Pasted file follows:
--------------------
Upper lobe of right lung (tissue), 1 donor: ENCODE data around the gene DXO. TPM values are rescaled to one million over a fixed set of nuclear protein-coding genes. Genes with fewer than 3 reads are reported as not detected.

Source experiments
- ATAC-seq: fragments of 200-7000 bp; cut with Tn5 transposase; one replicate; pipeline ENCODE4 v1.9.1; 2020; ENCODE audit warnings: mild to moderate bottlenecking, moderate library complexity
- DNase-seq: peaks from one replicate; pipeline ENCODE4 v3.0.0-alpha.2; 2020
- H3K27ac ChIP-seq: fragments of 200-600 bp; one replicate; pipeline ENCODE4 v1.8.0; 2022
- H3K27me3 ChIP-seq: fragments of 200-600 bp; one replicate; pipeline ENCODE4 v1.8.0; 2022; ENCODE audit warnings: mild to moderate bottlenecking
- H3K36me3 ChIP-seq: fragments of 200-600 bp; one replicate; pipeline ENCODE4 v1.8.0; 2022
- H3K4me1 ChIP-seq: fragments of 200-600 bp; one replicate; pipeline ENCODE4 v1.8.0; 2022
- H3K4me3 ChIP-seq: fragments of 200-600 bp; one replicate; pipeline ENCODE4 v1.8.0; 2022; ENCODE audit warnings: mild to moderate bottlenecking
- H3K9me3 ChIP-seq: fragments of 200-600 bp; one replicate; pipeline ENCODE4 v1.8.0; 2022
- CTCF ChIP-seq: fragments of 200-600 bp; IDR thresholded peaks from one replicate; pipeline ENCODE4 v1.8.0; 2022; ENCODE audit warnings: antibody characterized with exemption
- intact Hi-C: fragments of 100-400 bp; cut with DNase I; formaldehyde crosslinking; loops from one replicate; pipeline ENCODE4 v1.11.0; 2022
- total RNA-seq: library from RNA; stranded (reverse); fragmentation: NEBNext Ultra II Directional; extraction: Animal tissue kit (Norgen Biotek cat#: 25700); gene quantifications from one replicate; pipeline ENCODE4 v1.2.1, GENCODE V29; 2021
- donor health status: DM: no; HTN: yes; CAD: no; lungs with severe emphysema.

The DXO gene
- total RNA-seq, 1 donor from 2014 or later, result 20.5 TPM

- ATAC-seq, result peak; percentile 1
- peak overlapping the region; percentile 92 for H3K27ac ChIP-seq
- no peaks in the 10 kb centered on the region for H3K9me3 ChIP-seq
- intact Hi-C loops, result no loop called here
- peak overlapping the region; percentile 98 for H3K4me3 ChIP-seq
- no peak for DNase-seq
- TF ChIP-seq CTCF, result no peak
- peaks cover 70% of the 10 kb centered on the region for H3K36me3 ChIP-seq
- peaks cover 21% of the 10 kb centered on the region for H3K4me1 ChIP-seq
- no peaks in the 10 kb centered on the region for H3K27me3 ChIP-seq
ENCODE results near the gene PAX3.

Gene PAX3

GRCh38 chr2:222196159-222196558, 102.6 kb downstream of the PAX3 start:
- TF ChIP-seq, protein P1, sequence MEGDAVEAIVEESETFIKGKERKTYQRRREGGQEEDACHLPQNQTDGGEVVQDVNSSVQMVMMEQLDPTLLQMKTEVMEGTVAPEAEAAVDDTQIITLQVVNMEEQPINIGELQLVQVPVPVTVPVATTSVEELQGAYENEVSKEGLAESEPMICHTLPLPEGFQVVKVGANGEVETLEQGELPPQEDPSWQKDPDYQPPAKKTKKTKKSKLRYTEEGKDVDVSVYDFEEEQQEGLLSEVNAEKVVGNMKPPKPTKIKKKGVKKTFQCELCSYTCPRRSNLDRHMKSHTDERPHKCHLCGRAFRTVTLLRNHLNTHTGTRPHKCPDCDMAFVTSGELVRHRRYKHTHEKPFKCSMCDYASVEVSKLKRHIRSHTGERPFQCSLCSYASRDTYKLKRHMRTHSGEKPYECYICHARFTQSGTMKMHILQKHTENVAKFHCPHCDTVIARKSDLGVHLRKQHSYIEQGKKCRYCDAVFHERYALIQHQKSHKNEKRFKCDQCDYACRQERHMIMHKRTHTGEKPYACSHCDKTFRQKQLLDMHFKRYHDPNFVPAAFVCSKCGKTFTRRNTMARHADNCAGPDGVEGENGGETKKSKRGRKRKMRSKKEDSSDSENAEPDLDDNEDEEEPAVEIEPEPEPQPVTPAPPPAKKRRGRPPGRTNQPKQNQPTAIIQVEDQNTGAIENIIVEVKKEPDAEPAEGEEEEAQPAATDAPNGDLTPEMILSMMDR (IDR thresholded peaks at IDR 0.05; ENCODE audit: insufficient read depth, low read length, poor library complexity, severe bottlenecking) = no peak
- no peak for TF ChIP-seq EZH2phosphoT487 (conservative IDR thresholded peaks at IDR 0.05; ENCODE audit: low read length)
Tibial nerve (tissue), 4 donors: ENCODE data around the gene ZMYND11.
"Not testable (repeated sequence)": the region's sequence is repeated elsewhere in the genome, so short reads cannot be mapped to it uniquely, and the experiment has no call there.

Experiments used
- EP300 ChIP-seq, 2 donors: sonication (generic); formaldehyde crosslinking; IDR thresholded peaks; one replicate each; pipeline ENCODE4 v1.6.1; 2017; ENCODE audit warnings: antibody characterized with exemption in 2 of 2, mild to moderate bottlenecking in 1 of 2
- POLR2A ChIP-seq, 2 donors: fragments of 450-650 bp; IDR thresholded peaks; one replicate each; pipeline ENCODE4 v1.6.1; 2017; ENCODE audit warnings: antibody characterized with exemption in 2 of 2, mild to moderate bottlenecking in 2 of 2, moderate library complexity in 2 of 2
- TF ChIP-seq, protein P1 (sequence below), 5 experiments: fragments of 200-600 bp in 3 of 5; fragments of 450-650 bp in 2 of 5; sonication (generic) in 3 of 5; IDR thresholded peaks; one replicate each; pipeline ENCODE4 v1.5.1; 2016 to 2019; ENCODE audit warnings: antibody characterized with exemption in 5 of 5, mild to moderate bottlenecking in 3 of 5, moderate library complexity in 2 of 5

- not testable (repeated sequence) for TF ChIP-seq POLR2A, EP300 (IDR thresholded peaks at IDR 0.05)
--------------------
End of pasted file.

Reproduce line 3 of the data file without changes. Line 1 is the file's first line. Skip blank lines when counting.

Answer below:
- ATAC-seq: fragments of 200-7000 bp; cut with Tn5 transposase; one replicate; pipeline ENCODE4 v1.9.1; 2020; ENCODE audit warnings: mild to moderate bottlenecking, moderate library complexity